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Ambulance law October 24, 2017

Logar v Ambulance Service of New South Wales Sydney Region [2017] NSWCA 274

Schmidt J (Macfarlan JA and Emmett AJA agreeing) held that the primary judge did not err in failing to make a finding as to the actual speed at which the ambulance proceeded through the intersection. Nor did the primary judge err in failing to define the risk of injury to which Mrs Logar was exposed, or in failing to deal with all of the evidence as to the ambulance’s path through the intersection.

[1] (Macfarlan JA); [28] (Emmett AJA); [77]-[88], [95]-[162] (Schmidt J).

Schmidt J (Emmett AJA agreeing) held that the primary judge did not err in accepting Ms Riches’ evidence and finding that the ambulance was driven slowly and carefully through the intersection.

[29] (Emmett AJA); [88], [95]-[162] (Schmidt J).

Fox v Percy (2003) 214 CLR 118; [2003] HCA 22; Miller and Associates Insurance Broking Pty Ltd v BMW Australia Finance Ltd (2010) 241 CLR 357; [2010] HCA 31; Robinson Helicopter Company Incorporated v McDermott (2016) 90 ALJR 679; [2016] HCA 22 applied.

As to issue (ii)

Schmidt J (Emmett AJA agreeing) held that there was no error in the primary judge’s finding that Ms Riches did not breach her duty of care to Mrs Logar. It was open to the primary judge to find that Ms Riches took reasonable care in the circumstances; to find that that there was no safer alternative which a reasonable person in Ms Riches’ position would have pursued; to find that the options Ms Riches pursued at the intersection were preferable in the emergency situation in which she was involved; and to consider the social utility of Ms Riches’ activity.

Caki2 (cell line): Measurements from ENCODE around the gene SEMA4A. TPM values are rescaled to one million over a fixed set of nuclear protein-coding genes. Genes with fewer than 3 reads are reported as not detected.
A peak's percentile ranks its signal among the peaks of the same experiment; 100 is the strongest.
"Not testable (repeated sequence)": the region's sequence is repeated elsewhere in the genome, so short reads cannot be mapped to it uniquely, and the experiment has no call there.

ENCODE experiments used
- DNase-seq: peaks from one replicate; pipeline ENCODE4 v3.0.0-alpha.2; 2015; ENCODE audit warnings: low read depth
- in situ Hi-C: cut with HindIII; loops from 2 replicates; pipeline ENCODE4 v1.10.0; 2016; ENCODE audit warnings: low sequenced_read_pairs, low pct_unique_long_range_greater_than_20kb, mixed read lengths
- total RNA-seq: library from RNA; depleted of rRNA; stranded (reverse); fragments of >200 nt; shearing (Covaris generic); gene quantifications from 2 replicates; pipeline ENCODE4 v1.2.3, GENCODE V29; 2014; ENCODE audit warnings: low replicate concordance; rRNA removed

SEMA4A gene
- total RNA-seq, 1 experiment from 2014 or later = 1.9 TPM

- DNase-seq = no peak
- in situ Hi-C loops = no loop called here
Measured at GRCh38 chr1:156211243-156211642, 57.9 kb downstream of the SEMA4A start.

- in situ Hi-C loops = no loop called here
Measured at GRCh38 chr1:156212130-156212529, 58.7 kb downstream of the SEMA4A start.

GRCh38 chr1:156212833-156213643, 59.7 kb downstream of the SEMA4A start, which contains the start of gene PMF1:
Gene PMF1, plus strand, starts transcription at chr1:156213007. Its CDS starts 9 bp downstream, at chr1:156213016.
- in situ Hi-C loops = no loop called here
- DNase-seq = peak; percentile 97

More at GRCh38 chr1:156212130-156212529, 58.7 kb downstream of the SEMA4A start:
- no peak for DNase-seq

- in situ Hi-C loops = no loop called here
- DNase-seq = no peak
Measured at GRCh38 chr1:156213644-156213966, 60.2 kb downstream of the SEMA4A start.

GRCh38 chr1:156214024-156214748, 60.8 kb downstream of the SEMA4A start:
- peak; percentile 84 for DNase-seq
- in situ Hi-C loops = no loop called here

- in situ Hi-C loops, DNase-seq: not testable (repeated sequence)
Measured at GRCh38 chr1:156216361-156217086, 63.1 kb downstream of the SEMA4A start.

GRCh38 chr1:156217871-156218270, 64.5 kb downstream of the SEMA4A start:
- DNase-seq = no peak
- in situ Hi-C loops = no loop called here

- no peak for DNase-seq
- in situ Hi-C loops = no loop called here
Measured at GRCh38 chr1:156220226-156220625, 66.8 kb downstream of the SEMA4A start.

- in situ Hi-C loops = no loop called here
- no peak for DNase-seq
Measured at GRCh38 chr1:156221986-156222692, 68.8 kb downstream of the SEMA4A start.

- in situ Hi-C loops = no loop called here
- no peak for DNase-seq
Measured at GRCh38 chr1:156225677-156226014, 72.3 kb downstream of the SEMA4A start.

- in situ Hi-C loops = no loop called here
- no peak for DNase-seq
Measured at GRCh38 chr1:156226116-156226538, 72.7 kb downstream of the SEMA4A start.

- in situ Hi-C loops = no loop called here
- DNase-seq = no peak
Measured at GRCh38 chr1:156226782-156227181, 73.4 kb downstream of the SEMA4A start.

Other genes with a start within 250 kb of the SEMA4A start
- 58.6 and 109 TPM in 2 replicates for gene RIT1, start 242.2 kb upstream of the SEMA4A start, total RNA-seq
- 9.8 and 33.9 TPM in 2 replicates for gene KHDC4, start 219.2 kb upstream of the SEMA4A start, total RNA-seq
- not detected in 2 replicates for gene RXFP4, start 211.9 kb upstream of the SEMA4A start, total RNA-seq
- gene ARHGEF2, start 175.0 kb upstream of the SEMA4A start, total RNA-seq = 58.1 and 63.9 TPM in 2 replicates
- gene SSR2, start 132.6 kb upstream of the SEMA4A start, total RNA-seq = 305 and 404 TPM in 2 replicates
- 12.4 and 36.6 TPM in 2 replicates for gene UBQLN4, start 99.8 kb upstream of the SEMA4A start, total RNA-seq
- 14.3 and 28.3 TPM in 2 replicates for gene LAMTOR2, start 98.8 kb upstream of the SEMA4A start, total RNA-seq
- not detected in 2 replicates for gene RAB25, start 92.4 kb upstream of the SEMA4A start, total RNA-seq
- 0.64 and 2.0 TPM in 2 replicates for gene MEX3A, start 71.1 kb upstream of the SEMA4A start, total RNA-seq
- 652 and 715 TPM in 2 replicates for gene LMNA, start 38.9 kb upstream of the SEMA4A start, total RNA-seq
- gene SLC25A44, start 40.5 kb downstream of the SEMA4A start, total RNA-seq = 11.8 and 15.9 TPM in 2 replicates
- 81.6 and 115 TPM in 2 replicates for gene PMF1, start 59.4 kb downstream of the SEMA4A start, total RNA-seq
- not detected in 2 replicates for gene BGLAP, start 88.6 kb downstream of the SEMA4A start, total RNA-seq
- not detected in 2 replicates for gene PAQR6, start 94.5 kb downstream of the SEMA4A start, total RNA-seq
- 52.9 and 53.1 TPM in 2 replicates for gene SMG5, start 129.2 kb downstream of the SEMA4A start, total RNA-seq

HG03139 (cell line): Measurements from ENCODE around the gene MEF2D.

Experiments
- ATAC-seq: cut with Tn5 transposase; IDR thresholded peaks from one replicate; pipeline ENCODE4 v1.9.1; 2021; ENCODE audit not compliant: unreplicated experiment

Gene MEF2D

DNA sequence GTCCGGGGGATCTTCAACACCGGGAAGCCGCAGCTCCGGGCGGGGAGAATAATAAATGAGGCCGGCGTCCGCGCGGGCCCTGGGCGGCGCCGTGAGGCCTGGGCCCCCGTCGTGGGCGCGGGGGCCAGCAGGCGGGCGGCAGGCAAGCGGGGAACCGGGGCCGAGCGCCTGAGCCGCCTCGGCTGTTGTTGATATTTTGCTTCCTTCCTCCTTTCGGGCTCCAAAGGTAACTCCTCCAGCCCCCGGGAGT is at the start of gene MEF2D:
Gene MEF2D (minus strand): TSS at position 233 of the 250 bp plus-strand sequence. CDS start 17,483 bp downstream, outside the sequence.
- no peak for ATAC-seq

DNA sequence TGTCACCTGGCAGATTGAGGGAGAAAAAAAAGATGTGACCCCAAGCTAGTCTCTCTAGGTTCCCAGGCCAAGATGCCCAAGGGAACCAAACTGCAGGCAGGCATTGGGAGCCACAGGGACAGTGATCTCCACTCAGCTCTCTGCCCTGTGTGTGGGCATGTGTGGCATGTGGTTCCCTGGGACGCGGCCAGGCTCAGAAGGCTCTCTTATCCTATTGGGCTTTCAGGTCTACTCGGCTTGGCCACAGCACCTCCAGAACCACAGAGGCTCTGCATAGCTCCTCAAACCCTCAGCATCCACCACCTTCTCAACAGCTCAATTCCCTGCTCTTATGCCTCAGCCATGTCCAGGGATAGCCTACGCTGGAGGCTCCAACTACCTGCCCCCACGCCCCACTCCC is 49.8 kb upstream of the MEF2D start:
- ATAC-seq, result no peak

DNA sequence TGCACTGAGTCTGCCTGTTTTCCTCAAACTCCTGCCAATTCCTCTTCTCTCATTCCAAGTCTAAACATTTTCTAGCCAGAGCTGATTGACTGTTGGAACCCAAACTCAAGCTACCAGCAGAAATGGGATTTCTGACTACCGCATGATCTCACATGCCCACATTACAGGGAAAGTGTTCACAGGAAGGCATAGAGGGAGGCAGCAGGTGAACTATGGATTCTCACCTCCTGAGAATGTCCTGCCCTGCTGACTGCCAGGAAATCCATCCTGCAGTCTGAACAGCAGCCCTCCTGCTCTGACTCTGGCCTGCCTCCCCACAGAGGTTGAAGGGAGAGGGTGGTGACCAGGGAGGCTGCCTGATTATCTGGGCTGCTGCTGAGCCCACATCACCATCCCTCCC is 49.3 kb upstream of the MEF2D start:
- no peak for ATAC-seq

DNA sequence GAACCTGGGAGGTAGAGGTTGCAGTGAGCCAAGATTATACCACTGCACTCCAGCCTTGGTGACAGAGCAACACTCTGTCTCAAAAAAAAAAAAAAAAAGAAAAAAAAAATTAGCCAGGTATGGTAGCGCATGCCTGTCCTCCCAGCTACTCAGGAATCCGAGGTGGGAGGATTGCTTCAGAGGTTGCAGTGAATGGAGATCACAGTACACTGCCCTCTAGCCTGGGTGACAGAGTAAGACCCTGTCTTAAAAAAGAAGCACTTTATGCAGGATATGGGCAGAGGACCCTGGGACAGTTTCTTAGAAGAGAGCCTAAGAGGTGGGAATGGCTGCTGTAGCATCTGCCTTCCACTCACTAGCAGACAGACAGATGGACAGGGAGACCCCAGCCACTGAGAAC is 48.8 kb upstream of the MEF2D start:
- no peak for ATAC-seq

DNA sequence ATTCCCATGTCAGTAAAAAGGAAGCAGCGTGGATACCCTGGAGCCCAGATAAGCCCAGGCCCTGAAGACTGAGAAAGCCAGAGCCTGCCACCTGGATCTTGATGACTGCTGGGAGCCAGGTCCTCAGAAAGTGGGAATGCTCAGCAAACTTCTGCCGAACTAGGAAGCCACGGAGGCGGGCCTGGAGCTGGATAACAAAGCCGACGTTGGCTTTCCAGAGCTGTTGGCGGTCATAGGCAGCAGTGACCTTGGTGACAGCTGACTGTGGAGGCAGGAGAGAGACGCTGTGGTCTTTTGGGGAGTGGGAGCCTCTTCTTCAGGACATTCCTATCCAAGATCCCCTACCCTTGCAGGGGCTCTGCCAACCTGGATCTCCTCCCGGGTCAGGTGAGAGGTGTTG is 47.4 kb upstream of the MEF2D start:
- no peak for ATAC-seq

[29]-[31] (Emmett AJA); [89]-[181] (Schmidt J).

Adeels Palace Pty Ltd v Moubarak (2009) 239 CLR 420; [2009] HCA 48; Verryt v Schoupp [2015] NSWCA 128; Marien v Gardiner; Marien v H J Heinz Company Australia Ltd (2013) 66 MVR 1; [2013] NSWCA 396; Thornton v Sweeney (2011) 59 MVR 155; [2011] NSWCA 244; Waverley Council v Ferreira (2005) Aust Torts Reports 81-81; [2005] NSWCA 418 applied.

In dissent, Macfarlan JA held that Ms Riches did not act with reasonable care in driving the ambulance across part of a lane of traffic whilst unable to determine whether a vehicle was travelling down it at speed. Ms Riches gave evidence that ambulance lights and sirens are frequently ignored, and the evidence did not indicate that the medical emergency to which she was responding was of such a level as to warrant her proceeding into the lane.

[2]-[9] (Macfarlan JA).

As to issue (iii)

As Schmidt J and Emmett AJA did not find that Ms Riches breached her duty of care, this issue did not need to be considered.

In dissent, Macfarlan JA held that the primary judge’s contingent assessment of Mrs Logar’s contributory negligence at 60% did not restrict the Court in its view as to apportionment. His Honour then assessed the parties’ responsibility for the accident as 50% each.

[10]-[13] (Macfarlan JA).

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